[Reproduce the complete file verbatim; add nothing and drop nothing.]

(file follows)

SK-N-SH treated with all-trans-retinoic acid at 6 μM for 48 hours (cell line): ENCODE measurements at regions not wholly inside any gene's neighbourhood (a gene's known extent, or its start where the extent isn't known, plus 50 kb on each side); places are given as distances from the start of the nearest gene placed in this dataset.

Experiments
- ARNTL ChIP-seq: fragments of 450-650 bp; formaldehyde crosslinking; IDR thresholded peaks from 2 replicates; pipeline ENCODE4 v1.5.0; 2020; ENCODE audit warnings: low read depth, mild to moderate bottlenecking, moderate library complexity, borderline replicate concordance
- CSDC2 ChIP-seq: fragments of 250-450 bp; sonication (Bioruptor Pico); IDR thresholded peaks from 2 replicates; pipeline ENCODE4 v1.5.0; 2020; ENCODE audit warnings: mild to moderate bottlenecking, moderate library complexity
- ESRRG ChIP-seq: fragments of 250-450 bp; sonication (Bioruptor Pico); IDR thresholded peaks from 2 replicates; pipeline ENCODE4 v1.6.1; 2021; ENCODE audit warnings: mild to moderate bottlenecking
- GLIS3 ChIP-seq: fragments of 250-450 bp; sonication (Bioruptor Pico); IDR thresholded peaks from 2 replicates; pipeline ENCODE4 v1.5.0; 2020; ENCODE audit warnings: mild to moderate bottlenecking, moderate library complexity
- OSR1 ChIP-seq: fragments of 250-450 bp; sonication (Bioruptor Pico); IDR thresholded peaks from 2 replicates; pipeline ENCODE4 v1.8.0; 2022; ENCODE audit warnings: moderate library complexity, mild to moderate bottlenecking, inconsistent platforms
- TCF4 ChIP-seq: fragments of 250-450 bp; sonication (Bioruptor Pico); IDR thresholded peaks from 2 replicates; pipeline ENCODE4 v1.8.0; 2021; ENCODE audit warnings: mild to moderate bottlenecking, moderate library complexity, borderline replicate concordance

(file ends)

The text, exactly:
SK-N-SH treated with all-trans-retinoic acid at 6 μM for 48 hours (cell line): ENCODE measurements at regions not wholly inside any gene's neighbourhood (a gene's known extent, or its start where the extent isn't known, plus 50 kb on each side); places are given as distances from the start of the nearest gene placed in this dataset.

Experiments
- ARNTL ChIP-seq: fragments of 450-650 bp; formaldehyde crosslinking; IDR thresholded peaks from 2 replicates; pipeline ENCODE4 v1.5.0; 2020; ENCODE audit warnings: low read depth, mild to moderate bottlenecking, moderate library complexity, borderline replicate concordance
- CSDC2 ChIP-seq: fragments of 250-450 bp; sonication (Bioruptor Pico); IDR thresholded peaks from 2 replicates; pipeline ENCODE4 v1.5.0; 2020; ENCODE audit warnings: mild to moderate bottlenecking, moderate library complexity
- ESRRG ChIP-seq: fragments of 250-450 bp; sonication (Bioruptor Pico); IDR thresholded peaks from 2 replicates; pipeline ENCODE4 v1.6.1; 2021; ENCODE audit warnings: mild to moderate bottlenecking
- GLIS3 ChIP-seq: fragments of 250-450 bp; sonication (Bioruptor Pico); IDR thresholded peaks from 2 replicates; pipeline ENCODE4 v1.5.0; 2020; ENCODE audit warnings: mild to moderate bottlenecking, moderate library complexity
- OSR1 ChIP-seq: fragments of 250-450 bp; sonication (Bioruptor Pico); IDR thresholded peaks from 2 replicates; pipeline ENCODE4 v1.8.0; 2022; ENCODE audit warnings: moderate library complexity, mild to moderate bottlenecking, inconsistent platforms
- TCF4 ChIP-seq: fragments of 250-450 bp; sonication (Bioruptor Pico); IDR thresholded peaks from 2 replicates; pipeline ENCODE4 v1.8.0; 2021; ENCODE audit warnings: mild to moderate bottlenecking, moderate library complexity, borderline replicate concordance